The city has excellent highways running in all directions of São Paulo state. It gives access to a huge agribusiness region, it is home to many IT businesses and other national and international enterprises, as well as a range of universities and institutes. The Campinas education level is high. The region is home to many research centers and universities, such as LNLS, CPqD, CenPRA, Embrapa, Unicamp, Facamp and Puccamp. Campinas’ main economic activities are agriculture (mainly coffee, sugarcane, and cotton), industry (textiles, motorcycles, cars, machinery, agricultural equipment, food and beverages, chemical and petrochemical, pharmaceuticals, paper and cellulose, telecommunications, computers and electronics, etc.), commerce and services. Campinas also boasts the largest number of high-tech business incubators and industrial parks (a total of eight), such as the CIATEC I and II, Softex, TechnoPark, InCamp, Polis, TechTown, Industrial Park of Campinas and others.

Examples of Campinas-bred technologies are fibre optics for telecommunications and medical applications, integrated circuits design and fabrication, satellite environmental monitoring of natural resources, software for agriculture, digital telephone switches, deep-water oil exploration platforms and technologies, biomedical equipment, medical software, genetic engineering and recombinant DNA technologies for food production and pharmaceutics and food engineering. Because of this, Campinas has been called the Brazilian Silicon Valley.

Cons: the city is so popular with business travellers that it may be hard to find accommodation during the week.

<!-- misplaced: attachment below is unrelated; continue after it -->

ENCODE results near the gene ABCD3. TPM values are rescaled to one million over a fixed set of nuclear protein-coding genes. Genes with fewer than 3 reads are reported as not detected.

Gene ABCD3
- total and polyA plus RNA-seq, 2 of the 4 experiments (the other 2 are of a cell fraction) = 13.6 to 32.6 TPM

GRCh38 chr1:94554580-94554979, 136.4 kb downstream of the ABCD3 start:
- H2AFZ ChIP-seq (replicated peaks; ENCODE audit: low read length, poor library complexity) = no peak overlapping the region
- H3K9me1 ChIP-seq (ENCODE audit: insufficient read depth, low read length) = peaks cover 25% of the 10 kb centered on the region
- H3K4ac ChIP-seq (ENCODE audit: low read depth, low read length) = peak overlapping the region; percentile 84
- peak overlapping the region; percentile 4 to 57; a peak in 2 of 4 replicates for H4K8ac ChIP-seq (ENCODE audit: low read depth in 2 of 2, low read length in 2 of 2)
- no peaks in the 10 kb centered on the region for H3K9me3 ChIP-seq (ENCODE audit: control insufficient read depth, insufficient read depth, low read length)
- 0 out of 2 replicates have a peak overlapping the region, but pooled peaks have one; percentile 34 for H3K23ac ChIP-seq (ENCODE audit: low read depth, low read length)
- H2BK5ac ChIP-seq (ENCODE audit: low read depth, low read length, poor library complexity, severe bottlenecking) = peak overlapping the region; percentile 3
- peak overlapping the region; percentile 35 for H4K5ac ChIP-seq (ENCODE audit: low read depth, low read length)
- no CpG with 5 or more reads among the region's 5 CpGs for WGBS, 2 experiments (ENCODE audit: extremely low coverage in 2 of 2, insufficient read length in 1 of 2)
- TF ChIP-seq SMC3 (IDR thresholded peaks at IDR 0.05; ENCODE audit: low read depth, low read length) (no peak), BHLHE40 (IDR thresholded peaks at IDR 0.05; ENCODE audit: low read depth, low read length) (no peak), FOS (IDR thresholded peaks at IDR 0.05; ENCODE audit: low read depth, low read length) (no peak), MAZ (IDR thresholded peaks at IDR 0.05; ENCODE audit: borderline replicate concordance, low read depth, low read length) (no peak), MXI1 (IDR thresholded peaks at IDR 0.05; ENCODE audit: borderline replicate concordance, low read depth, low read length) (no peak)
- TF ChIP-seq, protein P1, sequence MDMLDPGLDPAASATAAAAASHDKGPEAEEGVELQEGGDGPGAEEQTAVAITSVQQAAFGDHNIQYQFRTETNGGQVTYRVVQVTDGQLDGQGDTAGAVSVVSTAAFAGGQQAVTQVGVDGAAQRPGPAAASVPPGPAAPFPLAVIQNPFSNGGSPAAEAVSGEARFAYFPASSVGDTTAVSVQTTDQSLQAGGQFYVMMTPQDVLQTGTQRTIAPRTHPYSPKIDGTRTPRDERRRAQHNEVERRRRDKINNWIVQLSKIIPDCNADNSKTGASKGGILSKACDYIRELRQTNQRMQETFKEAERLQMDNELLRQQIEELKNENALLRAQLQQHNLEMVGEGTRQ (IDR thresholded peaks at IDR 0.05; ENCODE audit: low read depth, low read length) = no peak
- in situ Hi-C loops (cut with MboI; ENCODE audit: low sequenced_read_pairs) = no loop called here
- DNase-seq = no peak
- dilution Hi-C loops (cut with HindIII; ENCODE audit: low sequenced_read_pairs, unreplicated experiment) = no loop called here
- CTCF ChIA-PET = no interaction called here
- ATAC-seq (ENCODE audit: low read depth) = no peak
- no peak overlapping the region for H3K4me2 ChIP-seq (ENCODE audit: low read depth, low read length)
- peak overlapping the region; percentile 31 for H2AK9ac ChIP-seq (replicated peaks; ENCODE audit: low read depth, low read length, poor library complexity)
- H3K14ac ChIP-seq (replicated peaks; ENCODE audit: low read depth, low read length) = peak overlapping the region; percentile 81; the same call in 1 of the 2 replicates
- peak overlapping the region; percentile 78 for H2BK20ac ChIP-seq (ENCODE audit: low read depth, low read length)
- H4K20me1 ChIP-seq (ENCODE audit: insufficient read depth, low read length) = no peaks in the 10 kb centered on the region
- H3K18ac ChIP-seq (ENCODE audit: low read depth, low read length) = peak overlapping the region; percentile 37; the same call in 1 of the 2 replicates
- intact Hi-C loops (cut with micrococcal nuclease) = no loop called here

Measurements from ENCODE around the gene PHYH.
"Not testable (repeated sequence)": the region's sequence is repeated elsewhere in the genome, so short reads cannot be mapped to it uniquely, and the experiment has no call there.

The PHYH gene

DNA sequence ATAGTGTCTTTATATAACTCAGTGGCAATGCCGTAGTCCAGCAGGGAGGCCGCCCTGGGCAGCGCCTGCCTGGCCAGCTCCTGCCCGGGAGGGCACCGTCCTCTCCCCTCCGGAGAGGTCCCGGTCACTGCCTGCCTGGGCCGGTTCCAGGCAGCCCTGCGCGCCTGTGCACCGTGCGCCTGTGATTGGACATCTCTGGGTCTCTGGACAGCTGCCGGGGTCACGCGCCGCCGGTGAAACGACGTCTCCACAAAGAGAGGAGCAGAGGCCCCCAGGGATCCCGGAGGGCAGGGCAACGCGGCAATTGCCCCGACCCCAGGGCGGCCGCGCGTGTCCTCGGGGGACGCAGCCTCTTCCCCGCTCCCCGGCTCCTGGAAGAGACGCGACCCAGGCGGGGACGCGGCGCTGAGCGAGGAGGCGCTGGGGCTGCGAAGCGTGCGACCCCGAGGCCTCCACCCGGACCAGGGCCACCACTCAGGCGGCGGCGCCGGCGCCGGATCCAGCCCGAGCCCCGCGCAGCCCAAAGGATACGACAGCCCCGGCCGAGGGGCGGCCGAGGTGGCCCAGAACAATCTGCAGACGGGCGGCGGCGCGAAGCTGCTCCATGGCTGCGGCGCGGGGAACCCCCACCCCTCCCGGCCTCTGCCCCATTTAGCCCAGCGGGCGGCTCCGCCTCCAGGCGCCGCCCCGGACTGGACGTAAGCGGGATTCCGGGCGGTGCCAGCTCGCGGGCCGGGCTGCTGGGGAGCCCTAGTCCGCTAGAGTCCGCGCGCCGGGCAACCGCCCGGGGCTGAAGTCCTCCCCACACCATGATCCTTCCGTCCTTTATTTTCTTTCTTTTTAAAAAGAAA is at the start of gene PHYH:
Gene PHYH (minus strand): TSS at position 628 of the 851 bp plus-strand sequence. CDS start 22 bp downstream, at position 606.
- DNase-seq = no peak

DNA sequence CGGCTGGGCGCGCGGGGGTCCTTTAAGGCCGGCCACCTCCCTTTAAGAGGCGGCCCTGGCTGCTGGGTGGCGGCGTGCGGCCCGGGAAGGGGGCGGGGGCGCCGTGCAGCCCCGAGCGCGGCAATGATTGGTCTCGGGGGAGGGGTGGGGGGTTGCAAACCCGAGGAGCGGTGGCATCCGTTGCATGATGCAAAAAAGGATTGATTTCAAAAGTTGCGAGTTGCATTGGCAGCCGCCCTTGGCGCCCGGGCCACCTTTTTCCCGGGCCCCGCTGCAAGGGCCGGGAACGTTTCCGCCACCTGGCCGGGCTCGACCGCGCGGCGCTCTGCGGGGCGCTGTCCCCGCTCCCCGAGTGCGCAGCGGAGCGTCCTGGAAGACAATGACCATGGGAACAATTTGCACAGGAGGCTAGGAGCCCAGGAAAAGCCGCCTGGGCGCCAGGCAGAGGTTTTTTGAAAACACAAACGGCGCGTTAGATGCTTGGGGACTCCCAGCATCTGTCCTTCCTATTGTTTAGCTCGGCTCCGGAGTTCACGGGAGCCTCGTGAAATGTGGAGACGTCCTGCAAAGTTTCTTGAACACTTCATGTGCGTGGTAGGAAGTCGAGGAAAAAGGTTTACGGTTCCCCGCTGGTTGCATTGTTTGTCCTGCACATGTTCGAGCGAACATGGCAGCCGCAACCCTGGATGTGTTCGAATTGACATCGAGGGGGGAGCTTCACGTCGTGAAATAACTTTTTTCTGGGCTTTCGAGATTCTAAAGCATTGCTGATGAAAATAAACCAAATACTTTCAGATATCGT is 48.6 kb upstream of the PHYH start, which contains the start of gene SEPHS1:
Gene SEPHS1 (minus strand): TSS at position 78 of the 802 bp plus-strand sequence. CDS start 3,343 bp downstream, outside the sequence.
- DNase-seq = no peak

Must know: The Brazilian Pró-Álcool Program was developed in Campinas: a whole industry based on the use of ethanol as a combustible for motor vehicles, including a new sucrose-rich sugarcane, alcohol refineries, a huge distribution system, and, most recently, an internal combustion engine capable of using either gasoline or ethanol.

2. Joinville,  Santa Catarina state

Population 520.000, metropolitan region 1.1 million. 

This developing city is a hub of Brazil’s mid-tech and engineering industry as well as IT. Joinville is close to São Francisco do Sul port and Paraná’s state capital and business hub Curitiba and has one of the highest standards of living in Brazil. Owing to its development and good infrastructure, Joinville has also become a major center for events and business conferences. The city is central to some of Brazil’s largest software companies such as Datasul, Logocenter, Microvix and SoftExpert as well as many other large corporations in Brazil such as Tupy, Tigre, Embraco, Dohler, Whirlpool, Wetzel, Busscar, Ciser, Schulz S/A.